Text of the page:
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How Do Pilots Know How To Get To The Gate?  
User currently offlineBio15 From Colombia, joined Mar 2001, 1089 posts, RR: 7
Posted (10 years 10 months 2 weeks 2 days 5 hours ago) and read 7813 times:

Hi everyone. I have wondered this for a long time now, how do pilots find their wat through the taxiway labyrinth to the exact gate where they should park? The only thing I know (from the unreliable Fsim experience  Smile) is that the ground controllers give the pilot the taxiways to get to the gate. But do they indicate the gate number and how to get to it precisely? Thanks in advance!

-Alfredo

20 replies: All unread, jump to last
 
User currently offlineIkarus From United Kingdom, joined Jan 2001, 3524 posts, RR: 2
Reply 1, posted (10 years 10 months 2 weeks 2 days 5 hours ago) and read 7804 times:

Commercial pilots usually have airfield maps with them. Controllers advise on the route (taxiways are identified by letters, numbers etc.) and gate they need to taxi to.

It's not too difficult really. Unless, of course, they get lost  Big grin

Regards

Ikarus


User currently offlineOPNLguy From , joined Dec 1969, posts, RR:
Reply 2, posted (10 years 10 months 2 weeks 2 days 5 hours ago) and read 7796 times:

Here's an example of one such map: (There are others).

http://www.naco.faa.gov/content/naco/online/airportdiagrams/00253AD.pdf

There are also maps (Jeppesen produces some) that show various terminals and gate locations in greater detail, including lat/lon info. Gates are also marked with their numbers, either on the terminal building itself, the jetway, or in some places, painted on the ramp.



User currently offlineJhooper From United States of America, joined Dec 2001, 6202 posts, RR: 12
Reply 3, posted (10 years 10 months 2 weeks 2 days 5 hours ago) and read 7795 times:

I hear ORD is pretty complicated. Navigating through the correct taxiways to the parking area can indeed sometimes prove to be a challenge for those unfamiliar with the airport.


Last year 1,944 New Yorkers saw something and said something.
User currently offlineAloges From Germany, joined Jan 2006, 8685 posts, RR: 43
Reply 4, posted (10 years 10 months 2 weeks 2 days 5 hours ago) and read 7802 times:

I imagine that taxiing at smaller airports is not a problem, while hubs like JFK, ATL, ORD, DFW, LHR etc. may easily give pilots a hard time finding their gate.

Sorry for getting off topic, but this reminds me of some joke:

Those German controllers at Frankfurt Airport tend to be a
short-tempered lot. They not only expect pilots to know their
parking location but how to get there without any assistance.

So it was with some amusement that we (PanAm 747) listened
to the following exchange between Frankfurt ground and a
British Airways 747 (radio call Speedbird 206) after landing.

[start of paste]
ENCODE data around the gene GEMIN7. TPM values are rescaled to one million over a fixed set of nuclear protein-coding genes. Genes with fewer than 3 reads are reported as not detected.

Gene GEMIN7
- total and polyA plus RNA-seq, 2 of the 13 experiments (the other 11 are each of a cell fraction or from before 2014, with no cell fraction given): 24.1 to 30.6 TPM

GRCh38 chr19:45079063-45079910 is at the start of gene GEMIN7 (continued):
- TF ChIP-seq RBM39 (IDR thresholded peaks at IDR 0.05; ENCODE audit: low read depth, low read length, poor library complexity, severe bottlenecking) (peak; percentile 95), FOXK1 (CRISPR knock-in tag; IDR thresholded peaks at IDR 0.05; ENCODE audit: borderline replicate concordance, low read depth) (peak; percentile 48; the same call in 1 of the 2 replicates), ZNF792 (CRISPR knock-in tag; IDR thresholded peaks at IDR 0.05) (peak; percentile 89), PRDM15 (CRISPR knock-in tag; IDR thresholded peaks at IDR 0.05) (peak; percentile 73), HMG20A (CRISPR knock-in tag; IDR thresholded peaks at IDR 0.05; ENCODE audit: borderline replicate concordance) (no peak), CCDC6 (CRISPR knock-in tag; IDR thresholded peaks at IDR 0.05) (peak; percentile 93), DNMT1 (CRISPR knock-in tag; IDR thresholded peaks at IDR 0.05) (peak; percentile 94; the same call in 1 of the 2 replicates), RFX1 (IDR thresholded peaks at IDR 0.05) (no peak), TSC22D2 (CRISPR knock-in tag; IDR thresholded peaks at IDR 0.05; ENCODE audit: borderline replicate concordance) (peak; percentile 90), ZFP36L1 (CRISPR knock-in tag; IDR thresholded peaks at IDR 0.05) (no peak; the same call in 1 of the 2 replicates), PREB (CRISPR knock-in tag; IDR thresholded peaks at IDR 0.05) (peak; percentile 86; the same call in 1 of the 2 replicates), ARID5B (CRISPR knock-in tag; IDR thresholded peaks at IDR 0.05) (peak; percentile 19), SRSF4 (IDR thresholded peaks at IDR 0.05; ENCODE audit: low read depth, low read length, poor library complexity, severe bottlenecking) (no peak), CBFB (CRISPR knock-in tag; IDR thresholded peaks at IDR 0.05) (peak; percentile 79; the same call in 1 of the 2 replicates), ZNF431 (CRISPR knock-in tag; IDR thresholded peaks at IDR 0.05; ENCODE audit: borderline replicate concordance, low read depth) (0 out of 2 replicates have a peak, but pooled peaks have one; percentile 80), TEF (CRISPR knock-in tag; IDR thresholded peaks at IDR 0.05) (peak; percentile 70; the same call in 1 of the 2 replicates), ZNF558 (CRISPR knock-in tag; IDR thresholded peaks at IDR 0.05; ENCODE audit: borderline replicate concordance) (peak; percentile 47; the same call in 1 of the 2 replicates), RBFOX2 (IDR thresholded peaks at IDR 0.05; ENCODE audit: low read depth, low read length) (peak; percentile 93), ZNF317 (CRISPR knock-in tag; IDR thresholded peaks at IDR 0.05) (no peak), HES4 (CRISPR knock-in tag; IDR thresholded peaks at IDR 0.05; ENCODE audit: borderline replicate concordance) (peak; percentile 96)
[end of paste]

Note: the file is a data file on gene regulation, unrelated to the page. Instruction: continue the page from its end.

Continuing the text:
Speedbird 206: "Good morning Frankfurt. Speedbird 206 clear
to active."

Ground: "Good Morning. Taxi to your gate."

The British Airways 747 pulls onto the main taxiway and stops.

Ground: "Speedbird, do you know where you are going?"

Speedbird 206: "Stand by, ground. I'm looking up the gate
location now."

Ground (impatiently): "Speedbird 206, have you never flown to
Frankfurt before?"

Speedbird 206 (coolly), "Yes, in 1944. But I didn't stop."



Walk together, talk together all ye peoples of the earth. Then, and only then, shall ye have peace.
User currently offlineBio15 From Colombia, joined Mar 2001, 1089 posts, RR: 7
Reply 5, posted (10 years 10 months 2 weeks 2 days 2 hours ago) and read 7710 times:

Hi again, thanks for the replies guys!

I am familiar with the airport maps, they seem to show everything one needs to go to the gate. Do all airlines provide their pilots with the terminal & gate maps as well?

-Alfredo


User currently offlineOPNLguy From , joined Dec 1969, posts, RR:
Reply 6, posted (10 years 10 months 2 weeks 2 days 1 hour ago) and read 7685 times:

>>>Do all airlines provide their pilots with the terminal & gate maps as well?

Most, if not all, I'd say. That said, once they get familar with the airport and their airline's gate areas after a few flights, the terminal/gate diagrams are mainly used for looking up lat/lon data when needed. Sometimes, airlines change terminal wings and/or gates at an airport, and the diagrams get used more, but after the new learning curve, that tapers off.


User currently offlineCancidas From Poland, joined Jul 2003, 4112 posts, RR: 11
Reply 7, posted (10 years 10 months 2 weeks 2 days 1 hour ago) and read 7680 times:

...prove to be a challenge for those unfamiliar with the airport.

that's why you ask for progressive taxi instructions. this was a contoller will tell you exactly where to go turn by turn.



"...cannot the kingdom of salvation take me home."
User currently offlineOPNLguy From , joined Dec 1969, posts, RR:
Reply 8, posted (10 years 10 months 2 weeks 2 days ago) and read 7658 times:

>>>that's why you ask for progressive taxi instructions.

Air carrier crews are expected to have all relevant nav data/charts (including taxi charts) for use at large airports like ORD, etc. Use of progressive taxi instructions (especially if it was avoidable) would really tie-up the frequency.

Not to say it never happens, just not routinely.


User currently offlineBio15 From Colombia, joined Mar 2001, 1089 posts, RR: 7
Reply 9, posted (10 years 10 months 2 weeks 1 day 23 hours ago) and read 7632 times:

That's great information, thank you again guys.  Smile Now I'm real clear on the subject!

-Alfredo

[Edited 2003-09-16 04:26:35]

User currently offlineCx flyboy From Hong Kong, joined Dec 1999, 6585 posts, RR: 55
Reply 10, posted (10 years 10 months 2 weeks 1 day 21 hours ago) and read 7607 times:

Some airports are very good like Heathrow or Singapore in that they can light the taxiway lights specific to the taxi route of each aircraft. They simply tell you to "Follow the greens" and that's it. You go where the lights lead. Simple.